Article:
The information below excludes the impact of the flight cancellations that have resulted from this development. It is likely that the cancellations will negatively impact passenger revenue, capacity, traffic and unit costs for the third quarter, although the amount of the impact cannot yet be quantified.
Horizon Total System Capacity and Unit Cost Forecast **
Horizons cost per ASM includes the expected loss on the sublease of Q200 aircraft to a third party. We expect the loss will be approximately $1.3 million per aircraft, which will be recorded when the aircraft leave our operating fleet. Currently, we expect to deliver three of the Q200s to the third party during the current quarter.
Horizon Traffic and Revenue
Horizons total August traffic increased 19.8% to 304.6 million RPMs from 254.3 million flown a year earlier. The airline carried 762,500 passengers compared to 638,000 in August 2006.
For Horizons network flying (which excludes those flights operated as Frontier JetExpress), August traffic increased 29.5% to 266.7 million RPMs from 206.0 million flown a year earlier. The airline carried 695,400 passengers on the network flights, compared to 557,200 in August 2006.
Horizons line-of-business information for August is summarized below. In both of Horizons CPA arrangements, Horizon is insulated from market revenue factors and is guaranteed contractual revenue amounts based on operational capacity. As a result, yield and load factor information is not presented.
As previously reported, July RASM decreased 7.2% and 4.4% for Brand and Alaska CPA flying, respectively, and increased 7.7% for Frontier CPA flying.
Horizon brand flying includes those routes in the Horizon system not covered by either of its capacity purchase arrangements. Horizon bears the revenue risk in its brand flying markets. Revenue from the Alaska CPA is eliminated in consolidation.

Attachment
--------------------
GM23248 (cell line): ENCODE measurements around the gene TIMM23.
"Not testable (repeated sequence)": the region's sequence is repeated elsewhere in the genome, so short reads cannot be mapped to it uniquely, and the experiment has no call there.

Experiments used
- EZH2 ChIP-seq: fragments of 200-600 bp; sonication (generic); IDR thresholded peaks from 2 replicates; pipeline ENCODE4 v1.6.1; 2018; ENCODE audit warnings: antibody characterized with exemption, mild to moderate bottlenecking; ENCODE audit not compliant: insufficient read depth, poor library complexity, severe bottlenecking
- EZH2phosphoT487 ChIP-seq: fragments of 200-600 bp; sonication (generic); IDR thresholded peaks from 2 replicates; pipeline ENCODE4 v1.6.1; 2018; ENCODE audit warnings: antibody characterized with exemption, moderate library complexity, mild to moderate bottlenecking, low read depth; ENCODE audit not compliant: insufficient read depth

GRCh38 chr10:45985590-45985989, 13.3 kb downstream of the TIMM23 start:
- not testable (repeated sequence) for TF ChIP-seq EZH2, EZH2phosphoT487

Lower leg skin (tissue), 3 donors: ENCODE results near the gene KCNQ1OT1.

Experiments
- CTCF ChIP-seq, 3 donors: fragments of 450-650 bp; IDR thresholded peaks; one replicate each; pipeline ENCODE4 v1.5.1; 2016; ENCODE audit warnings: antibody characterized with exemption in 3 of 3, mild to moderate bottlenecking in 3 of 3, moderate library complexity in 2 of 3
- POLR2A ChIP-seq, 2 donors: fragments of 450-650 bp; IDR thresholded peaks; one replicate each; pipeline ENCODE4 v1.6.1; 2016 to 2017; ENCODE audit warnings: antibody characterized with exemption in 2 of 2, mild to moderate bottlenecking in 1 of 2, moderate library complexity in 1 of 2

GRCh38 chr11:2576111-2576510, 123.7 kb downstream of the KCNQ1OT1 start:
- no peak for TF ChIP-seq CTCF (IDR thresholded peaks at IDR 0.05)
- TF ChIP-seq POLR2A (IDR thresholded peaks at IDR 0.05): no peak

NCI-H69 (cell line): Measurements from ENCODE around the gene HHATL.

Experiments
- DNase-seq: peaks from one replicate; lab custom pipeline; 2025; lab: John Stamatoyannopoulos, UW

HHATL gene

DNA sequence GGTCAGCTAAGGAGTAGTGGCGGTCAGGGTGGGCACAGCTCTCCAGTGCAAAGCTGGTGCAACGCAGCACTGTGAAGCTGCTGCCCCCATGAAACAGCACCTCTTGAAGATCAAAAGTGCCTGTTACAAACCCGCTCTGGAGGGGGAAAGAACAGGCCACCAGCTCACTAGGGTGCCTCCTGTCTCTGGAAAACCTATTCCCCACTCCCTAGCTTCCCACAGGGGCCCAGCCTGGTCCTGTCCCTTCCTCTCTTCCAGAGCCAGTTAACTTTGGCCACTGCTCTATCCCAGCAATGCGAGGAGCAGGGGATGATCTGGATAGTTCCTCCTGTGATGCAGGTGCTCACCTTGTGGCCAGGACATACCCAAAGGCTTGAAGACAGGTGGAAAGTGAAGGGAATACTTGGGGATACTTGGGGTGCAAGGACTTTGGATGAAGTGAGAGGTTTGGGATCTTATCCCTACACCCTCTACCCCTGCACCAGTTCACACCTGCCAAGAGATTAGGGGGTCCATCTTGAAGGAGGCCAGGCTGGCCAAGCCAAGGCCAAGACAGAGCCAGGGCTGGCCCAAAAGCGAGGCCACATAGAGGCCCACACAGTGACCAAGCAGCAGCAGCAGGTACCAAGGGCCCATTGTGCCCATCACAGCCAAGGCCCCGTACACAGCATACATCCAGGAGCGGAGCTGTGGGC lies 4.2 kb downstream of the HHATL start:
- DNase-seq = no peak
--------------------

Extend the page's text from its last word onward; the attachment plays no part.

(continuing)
Other Financial Information
Liquidity and Capital Resources
As of August 31, 2007, Air Group cash and short-term investments totaled approximately $928 million.
We are providing unaudited information about fuel price movements and the impact of our hedging program on our financial results. Management believes it is useful to compare results between periods on an economic basis. Economic fuel expense is defined as the raw or into-plane fuel cost less the cash we receive from hedge counterparties for hedges that settle during the period, offset by the premium expense that we recognize. A reconciliation of economic fuel expense to our GAAP fuel expense is presented below. GAAP fuel expense is defined as the raw fuel cost plus the effect of mark-to-market adjustments that we include in our income statement as the value of our fuel-hedging portfolio increases and decreases. A key difference between GAAP fuel expense and economic fuel expense is the timing of gain or loss recognition.
Calculation of Economic Fuel Cost Per Gallon
Alaska Air Groups future hedge positions are as follows:
Operating Fleet Plan
The following table summarizes firm aircraft commitments for Alaska (B737-800) and Horizon (Q400) by year, excluding aircraft that have already been delivered in 2007.
In addition to the firm orders noted above, Alaska has options to acquire 46 additional B737-800s and Horizon has options to acquire 20 Q400s.
Giving consideration to the current fleet transition plan for both Alaska and Horizon, the following table displays our actual and expected fleet count for the dates reflected below:
On September 13, 2007, the Board of Directors of Alaska Air Group, Inc. approved a stock repurchase program authorizing the company to purchase up to $100 million of its common stock.
A copy of the press release announcing the authorization of the stock repurchase program is attached hereto as Exhibit 99.1.
(d) Exhibit 99.1 Press Release dated September 13, 2007.
Pursuant to the requirements of the Securities Exchange Act of 1934, the registrant has duly caused this report to be signed on its behalf by the undersigned thereunto duly authorized.